Before doing this review, it would have been easy to say that the suspensions of Souza and Higley hurt the team offensively, but it’s pretty clear that the additions of Hague and the second-half emergence Eury Perez more than made up for their loss from the lineup. Hitting was not this team’s problem. Defense, as you can see rather clearly with nine of 16 batters in double digits for errors committed, most assuredly was a weakness. As was pitching…

Paul Demny 20 27/27 6-10, 0 4.23 129⅔ 128 47 106 1.350 16 13
Paul Applebee 22 29/11 6-6, 1 4.10 107⅔ 119 27 67 1.356 5 5
Daniel Rosenbaum 22 18/18 2-5, 0 2.32 101 95 28 84 1.218 7 4
Mitchell Clegg 23 20/13 9-3, 2 3.48 93 95 22 55 1.258 2 1
Josh Smoker 21 30/19 3-10, 3 6.50 91⅓ 106 56 92 1.774 4 8
Kyle Morrison 22 37/0 3-6, 2 5.30 73 86 29 88 1.575 5 13
Graham Hicks 20 15/15 1-5, 0 5.26 66⅔ 84 25 58 1.635 4 4
Trevor Holder 23 12/12 4-3, 0 3.15 65⅔ 68 7 50 1.142 4 4
Wanel Vasquez 23 19/0 2-4, 3 7.00 54 66 25 32 1.685 4 8
Luis Garcia 23 26/0 4-4, 0 3.88 51 48 17 43 1.275 5 10
Dean Weaver 22 42/0 1-3, 16 3.04 50⅓ 49 18 36 1.331 4 4
Shane Erb 23 39/0 2-2, 1 6.19 48 53 37 30 1.875 4 9
Patrick Arnold 21 26/0 2-3, 1 4.28 46⅓ 56 16 33 1.554 2 4
Rob Wort 21 33/0 5-0, 8 2.08 43⅓ 28 16 33 0.854 2 3
Evan Bronson 23 8/8 4-2, 0 5.40 43⅓ 59 6 24 1.500 3 4
Jack McGeary 21 8/8 4-1, 0 4.62 39 38 15 32 1.359 5 4

The ’07 pick referred to earlier was Josh Smoker. As a starter, his ERA was 7.38, his OBA was .319, and his WHIP was 1.872; as a reliever those numbers dropped to 1.35, .174, and 1.200. His walk rate, unfortunately, remained fairly constant (5.54 vs. 5.40) but his strikeout rate went up dramatically (8.19 to 14.17). Granted, it’s a small sample size (13⅓ innings over 11 appearances) but it’s something to look forward to in ’11, when he’ll be just 22 years old and he’ll still be a left-handed.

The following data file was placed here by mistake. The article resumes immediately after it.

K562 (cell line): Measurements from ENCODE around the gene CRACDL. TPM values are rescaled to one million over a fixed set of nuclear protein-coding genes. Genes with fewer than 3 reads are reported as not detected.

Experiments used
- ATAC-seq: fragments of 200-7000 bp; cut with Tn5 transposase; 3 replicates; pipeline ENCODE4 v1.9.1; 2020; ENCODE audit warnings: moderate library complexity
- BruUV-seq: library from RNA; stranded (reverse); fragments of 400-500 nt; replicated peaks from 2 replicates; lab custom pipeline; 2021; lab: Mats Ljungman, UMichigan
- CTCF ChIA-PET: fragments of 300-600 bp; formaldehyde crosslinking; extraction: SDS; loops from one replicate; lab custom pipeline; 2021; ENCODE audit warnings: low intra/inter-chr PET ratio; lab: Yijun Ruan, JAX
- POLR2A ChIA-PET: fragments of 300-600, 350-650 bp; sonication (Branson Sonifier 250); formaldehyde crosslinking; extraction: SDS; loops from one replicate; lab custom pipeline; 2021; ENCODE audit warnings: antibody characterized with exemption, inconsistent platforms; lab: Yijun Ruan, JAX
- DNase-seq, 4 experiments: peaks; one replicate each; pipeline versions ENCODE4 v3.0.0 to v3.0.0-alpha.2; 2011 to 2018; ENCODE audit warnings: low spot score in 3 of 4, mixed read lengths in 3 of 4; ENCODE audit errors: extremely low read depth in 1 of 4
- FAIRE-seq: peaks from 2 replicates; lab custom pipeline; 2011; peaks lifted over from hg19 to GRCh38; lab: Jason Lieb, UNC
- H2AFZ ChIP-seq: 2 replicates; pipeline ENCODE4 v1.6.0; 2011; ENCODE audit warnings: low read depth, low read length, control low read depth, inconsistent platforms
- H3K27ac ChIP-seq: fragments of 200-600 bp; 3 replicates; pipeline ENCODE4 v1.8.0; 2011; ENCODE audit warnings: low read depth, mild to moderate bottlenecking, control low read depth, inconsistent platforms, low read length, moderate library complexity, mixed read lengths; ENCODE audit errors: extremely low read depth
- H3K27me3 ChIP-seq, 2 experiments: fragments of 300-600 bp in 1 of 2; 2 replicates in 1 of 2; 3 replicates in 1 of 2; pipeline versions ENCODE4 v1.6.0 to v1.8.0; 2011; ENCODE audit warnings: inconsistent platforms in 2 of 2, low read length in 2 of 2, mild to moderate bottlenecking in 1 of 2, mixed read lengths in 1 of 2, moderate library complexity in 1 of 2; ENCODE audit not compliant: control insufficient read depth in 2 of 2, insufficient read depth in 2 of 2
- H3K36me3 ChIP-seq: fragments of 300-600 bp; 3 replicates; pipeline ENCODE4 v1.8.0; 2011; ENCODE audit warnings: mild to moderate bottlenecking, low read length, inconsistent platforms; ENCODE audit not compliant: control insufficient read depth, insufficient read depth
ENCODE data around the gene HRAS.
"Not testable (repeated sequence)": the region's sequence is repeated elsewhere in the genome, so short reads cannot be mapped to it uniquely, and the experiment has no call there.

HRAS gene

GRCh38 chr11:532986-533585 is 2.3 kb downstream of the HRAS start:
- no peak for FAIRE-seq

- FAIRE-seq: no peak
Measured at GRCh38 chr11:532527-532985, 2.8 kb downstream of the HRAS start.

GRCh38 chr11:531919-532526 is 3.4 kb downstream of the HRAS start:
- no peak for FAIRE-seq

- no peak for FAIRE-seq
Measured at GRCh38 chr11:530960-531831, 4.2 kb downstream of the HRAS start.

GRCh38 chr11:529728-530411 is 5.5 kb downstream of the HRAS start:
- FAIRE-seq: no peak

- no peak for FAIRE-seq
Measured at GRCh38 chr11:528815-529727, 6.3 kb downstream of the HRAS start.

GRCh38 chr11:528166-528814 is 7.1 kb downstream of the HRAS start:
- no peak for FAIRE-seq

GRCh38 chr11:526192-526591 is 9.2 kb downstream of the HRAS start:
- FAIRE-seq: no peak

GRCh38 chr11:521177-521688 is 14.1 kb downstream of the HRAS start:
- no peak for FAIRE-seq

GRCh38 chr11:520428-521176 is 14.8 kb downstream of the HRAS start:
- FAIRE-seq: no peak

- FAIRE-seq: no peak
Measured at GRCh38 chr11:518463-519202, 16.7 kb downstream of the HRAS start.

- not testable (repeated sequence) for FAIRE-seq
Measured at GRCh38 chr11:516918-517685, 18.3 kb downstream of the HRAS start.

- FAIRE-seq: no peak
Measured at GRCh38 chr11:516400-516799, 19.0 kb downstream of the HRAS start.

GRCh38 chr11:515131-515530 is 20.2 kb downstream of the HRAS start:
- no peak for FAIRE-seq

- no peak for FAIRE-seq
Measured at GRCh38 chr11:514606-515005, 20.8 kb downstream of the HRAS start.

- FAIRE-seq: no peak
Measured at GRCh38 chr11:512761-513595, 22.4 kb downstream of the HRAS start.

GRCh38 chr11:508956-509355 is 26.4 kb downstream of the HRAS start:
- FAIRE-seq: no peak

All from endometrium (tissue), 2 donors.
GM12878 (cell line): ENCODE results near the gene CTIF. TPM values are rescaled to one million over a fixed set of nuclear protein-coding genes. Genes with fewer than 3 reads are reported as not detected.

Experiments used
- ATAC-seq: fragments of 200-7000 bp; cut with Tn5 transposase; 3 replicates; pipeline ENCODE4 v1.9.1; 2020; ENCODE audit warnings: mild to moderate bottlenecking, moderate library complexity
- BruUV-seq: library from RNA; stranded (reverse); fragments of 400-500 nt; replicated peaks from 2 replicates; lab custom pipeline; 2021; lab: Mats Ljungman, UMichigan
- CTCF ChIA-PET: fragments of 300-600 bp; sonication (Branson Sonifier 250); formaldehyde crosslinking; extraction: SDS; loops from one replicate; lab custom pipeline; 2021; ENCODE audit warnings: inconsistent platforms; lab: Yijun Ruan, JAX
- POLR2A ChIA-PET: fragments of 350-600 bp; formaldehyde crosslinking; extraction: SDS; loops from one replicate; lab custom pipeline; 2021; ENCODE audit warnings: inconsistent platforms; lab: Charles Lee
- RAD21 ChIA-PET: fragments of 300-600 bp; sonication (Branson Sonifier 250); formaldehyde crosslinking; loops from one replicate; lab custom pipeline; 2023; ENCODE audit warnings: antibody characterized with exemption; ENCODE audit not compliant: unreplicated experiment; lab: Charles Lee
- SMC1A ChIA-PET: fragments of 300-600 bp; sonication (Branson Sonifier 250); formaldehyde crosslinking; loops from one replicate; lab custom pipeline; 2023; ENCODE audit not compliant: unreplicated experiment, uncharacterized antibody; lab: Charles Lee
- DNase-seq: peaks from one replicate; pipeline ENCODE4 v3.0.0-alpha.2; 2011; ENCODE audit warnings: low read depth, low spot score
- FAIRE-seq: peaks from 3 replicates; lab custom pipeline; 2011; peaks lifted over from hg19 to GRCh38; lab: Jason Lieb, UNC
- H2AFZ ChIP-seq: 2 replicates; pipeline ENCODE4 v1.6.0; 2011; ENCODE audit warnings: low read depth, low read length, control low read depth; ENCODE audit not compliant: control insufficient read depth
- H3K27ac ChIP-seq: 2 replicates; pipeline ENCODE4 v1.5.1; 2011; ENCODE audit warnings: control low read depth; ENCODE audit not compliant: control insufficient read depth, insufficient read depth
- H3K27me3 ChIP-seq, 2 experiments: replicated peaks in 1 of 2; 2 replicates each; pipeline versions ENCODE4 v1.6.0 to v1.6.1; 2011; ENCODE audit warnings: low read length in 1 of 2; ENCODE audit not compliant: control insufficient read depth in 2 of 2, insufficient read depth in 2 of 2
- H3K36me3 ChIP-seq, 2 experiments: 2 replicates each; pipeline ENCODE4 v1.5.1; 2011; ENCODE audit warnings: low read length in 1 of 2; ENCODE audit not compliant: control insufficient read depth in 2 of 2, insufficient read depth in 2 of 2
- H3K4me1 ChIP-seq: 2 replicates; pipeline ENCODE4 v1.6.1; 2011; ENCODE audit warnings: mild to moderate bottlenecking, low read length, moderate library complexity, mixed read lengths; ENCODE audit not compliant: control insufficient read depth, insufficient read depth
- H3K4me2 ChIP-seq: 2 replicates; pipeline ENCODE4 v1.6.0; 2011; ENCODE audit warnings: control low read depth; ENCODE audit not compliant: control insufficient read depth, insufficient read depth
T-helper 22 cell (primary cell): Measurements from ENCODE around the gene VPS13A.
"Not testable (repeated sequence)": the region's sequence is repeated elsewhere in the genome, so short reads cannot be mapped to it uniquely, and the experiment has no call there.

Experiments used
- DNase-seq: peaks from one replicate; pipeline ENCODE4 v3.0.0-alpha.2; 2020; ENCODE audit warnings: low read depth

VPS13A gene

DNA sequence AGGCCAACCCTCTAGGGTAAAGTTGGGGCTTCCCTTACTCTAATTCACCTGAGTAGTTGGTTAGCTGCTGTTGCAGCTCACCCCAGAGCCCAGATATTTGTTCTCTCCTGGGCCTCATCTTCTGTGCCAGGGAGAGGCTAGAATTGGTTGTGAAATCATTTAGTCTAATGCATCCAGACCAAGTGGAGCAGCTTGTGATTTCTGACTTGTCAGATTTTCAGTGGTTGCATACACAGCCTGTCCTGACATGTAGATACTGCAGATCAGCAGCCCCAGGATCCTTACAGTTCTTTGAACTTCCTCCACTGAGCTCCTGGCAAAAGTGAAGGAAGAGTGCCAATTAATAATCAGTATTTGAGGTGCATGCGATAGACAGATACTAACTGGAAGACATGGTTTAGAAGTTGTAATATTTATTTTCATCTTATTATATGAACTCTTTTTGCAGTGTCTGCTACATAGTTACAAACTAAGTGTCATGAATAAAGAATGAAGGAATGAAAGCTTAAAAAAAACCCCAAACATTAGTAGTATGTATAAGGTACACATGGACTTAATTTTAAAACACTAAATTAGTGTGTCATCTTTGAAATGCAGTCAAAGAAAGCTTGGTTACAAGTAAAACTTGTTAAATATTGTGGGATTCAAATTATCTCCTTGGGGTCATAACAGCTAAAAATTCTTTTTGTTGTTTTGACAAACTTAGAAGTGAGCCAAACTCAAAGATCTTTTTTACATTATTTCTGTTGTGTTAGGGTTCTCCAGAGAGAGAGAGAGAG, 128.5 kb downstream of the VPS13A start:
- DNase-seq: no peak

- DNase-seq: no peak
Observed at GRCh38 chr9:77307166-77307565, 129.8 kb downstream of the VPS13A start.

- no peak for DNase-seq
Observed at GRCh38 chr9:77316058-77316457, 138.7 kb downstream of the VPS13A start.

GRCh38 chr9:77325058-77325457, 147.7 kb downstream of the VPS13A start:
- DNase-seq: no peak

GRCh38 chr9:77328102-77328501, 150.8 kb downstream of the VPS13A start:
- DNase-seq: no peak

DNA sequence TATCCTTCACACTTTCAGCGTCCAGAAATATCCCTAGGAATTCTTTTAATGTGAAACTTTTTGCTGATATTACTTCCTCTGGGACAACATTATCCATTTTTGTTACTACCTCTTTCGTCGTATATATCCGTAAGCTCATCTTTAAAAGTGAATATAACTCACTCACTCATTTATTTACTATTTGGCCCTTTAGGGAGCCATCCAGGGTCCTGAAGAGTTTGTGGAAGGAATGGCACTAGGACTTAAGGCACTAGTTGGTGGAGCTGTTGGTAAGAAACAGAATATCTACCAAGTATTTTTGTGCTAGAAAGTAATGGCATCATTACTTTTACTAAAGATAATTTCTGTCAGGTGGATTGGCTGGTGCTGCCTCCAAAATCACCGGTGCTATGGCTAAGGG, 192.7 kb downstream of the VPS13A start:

Next year could be quite unpredictable when it comes to guessing who will be back and who will be going up to Potomac for the Hagerstown pitchers. Smoker and Demny are likely to move up, based on the past offseason pattern of Florida Instructional League invites. Just about every pitcher that deserved a bump up to Potomac got one in-season. In terms of the hitters, it’s probably fair to say that most of the top six or seven guys will be Woodbridge next year, but with strong offensive outings from guys in Vermont and the GCL, it’s not a given.

Without further ado, here are the watchlists, which may have some repeats next week. Feel free comment on how you think we ought to address that problem (a top 8 for full-season A?).

1. J.P. Ramirez
2. Rick Hague
3. Eury Perez
4. Destin Hood
5. Justin Bloxom

1. Daniel Rosenbaum
2. Rob Wort
3. Trevor Holder
4. Josh Smoker
5. Dean Weaver

Author: Luke Erickson

Since 2009, Luke Erickson has been chief writer, editor, and bottle-washer of Potomac is his home base as a season-ticket holder, but he has visited every affiliate north of Florida at least once, with multiple trips to Hagerstown and Harrisburg.

9 thoughts on “Season Review: 2010 Hagerstown Suns”

  1. Sue: As always, good, thought-provoking stuff. Here’s a couple of things I’m pondering over.

    The defense has been a soft spot for a large number of players in the lower classes – It seems to me that players need a longer period of adjustment for balls coming off a wood bat vs. aluminium than you would think. Maybe the speed off aluminium turns a number of the college players into ‘ole’ fielders, and slower-hit balls in the pros start exposing weaknesses; I probably need to pay better attention to this next near…